5. Each person’s diet should be tailored for their specific microbiota
No two people carry a completely identical microbiota. But this truism has led some people to think that we should all be on different diets. Though understandable, this assumption is flawed. Yes, it is true that we are all unique with regards to the types of microbial communities we harbor—however, this does not mean that we should all eat different diets. The composition of your microbiome is constantly changing: what you’ve eaten, where you’ve travelled, the drugs you’ve used—all these factors alter your microbiome. This fact alone should make it clear that the assumption that we should tailor our diets to our individual microbiota is erroneous. Because since the microbial communities you harbor are in constant flux, one cannot then conclude that the microbiota is a static structure whose health depends on one specific type of diet.
6. There are good and bad microbes
A very common misconception about the human microbiome is that it is composed of good and bad bacteria. It’s certainly true that some bugs are less friendly than others (from our perspective)—however, it’s way too simplistic to label microbes as either on our side or on the dark side. The human microbiota is made up of trillions of microorganisms—all of them have their own unique place within this complex community.
Some microbes that are generally perceived as friendly—including various types of probiotics—can actually do us harm in certain situations.1 And the reverse is also true. It’s all context dependent: If the community as a whole is diverse and thriving, potentially problematic microbes are typically kept in check and in small numbers, whereas if the community is fragile, microbes that have the potential to do us harm may be able to rip off their shackles.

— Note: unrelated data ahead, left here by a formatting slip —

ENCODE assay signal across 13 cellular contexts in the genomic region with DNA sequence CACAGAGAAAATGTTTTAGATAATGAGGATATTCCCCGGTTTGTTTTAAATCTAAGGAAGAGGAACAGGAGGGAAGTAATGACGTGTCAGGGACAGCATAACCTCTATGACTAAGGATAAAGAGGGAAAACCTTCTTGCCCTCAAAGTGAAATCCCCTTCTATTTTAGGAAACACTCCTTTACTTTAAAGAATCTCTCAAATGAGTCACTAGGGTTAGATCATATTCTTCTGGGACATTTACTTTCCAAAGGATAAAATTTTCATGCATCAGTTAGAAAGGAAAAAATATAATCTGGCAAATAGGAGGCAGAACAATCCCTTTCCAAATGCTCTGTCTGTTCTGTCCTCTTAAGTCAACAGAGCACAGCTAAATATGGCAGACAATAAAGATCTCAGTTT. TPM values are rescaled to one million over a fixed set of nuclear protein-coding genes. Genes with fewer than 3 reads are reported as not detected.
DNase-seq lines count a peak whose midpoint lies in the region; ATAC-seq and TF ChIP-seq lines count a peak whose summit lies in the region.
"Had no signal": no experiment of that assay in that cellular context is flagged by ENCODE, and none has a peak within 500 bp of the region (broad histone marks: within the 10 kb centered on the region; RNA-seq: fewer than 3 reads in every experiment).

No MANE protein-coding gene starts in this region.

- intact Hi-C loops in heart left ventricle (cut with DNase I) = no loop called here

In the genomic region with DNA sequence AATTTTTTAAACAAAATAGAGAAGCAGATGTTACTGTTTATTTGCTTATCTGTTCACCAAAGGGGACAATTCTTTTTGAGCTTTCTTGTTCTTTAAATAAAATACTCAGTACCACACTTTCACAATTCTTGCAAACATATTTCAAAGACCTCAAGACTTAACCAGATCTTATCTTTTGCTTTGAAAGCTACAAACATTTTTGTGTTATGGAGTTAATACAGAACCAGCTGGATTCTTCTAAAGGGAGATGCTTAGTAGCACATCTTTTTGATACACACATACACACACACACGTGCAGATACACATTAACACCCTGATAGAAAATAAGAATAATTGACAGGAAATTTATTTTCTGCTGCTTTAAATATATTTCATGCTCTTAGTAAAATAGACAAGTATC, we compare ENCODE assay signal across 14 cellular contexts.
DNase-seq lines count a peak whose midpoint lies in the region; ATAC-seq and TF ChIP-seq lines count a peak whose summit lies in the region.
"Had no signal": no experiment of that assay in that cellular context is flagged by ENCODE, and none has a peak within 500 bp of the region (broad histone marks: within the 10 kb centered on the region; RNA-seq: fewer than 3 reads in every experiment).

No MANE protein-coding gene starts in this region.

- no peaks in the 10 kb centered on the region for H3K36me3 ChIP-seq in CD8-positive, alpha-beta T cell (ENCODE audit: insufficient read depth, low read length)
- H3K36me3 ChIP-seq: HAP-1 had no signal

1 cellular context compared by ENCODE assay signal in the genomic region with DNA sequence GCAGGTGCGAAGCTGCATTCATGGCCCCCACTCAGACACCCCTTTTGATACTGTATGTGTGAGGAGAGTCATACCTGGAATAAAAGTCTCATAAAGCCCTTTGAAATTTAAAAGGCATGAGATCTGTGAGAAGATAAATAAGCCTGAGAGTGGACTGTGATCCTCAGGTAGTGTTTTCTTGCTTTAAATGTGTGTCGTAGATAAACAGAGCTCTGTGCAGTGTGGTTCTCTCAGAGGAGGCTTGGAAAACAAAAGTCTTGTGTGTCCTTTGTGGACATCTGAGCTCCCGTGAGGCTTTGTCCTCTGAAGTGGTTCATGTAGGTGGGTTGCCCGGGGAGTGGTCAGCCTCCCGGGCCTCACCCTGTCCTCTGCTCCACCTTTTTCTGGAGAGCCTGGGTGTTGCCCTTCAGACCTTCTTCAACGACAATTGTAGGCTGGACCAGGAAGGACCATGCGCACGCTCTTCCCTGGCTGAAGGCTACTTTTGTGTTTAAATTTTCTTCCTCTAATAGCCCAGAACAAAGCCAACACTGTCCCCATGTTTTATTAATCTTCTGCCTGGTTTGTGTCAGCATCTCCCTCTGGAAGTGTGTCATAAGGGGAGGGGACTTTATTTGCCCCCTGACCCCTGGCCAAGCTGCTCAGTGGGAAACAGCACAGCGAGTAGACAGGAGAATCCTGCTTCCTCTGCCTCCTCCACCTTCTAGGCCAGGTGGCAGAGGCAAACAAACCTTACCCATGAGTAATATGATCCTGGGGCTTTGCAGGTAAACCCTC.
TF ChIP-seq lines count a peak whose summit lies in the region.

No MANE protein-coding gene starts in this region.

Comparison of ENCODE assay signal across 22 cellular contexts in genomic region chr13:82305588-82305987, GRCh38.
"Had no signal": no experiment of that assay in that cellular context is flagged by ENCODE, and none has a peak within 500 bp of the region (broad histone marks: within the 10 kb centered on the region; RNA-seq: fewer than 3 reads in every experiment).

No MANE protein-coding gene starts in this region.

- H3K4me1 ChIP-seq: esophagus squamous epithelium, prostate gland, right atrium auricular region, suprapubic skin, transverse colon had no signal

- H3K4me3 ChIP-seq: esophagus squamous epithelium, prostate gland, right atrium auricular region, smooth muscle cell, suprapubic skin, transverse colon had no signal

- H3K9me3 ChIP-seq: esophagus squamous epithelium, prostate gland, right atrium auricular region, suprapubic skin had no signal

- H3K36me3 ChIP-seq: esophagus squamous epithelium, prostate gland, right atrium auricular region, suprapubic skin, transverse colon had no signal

7. People with degraded microbiota can fix their guts by eating healthy
It has long been assumed that all one needs to do to keep their gut microbiota in good shape is eat healthy. This notion is overly simplistic. A person harboring a fairly diverse and resilient microbiota may indeed get away with just eating healthy—but the same isn’t necessarily true for someone whose microbiota lacks diversity and resilience.
To illustrate this, let’s imagine that you have to go on a lengthy course of antibiotics and that the antibiotics you take wipe out substantial numbers of microbial species from your gut. A healthy diet of cooked meat, steamed veggies, berries, and nuts—healthy foods for sure, but with little, or no, live bacteria—obviously won’t bring all of those microbes back into your gut
8. You need special products to attain a healthy microbiota
Given the rising interest of the human microbiome, it was inevitable that corporations would soon pick up on the trend. You don’t have to look far and wide to find products that supposedly improve gut health and microbiota composition. Prebiotics, probiotics, and other microbiome-related products can be bought at every health-food store. Isn’t this a good thing? Not necessarily.
Most available products don’t do much good. And many can do harm. Prebiotic and probiotic manufacturers want us to think that we should be stuffing our bodies with lactic acid, psyllium husk supplements, and powders rich in resistant starch. They don’t want us to know the truth, which is that one’s health isn’t commensurate with one’s use of “special” nutritional products.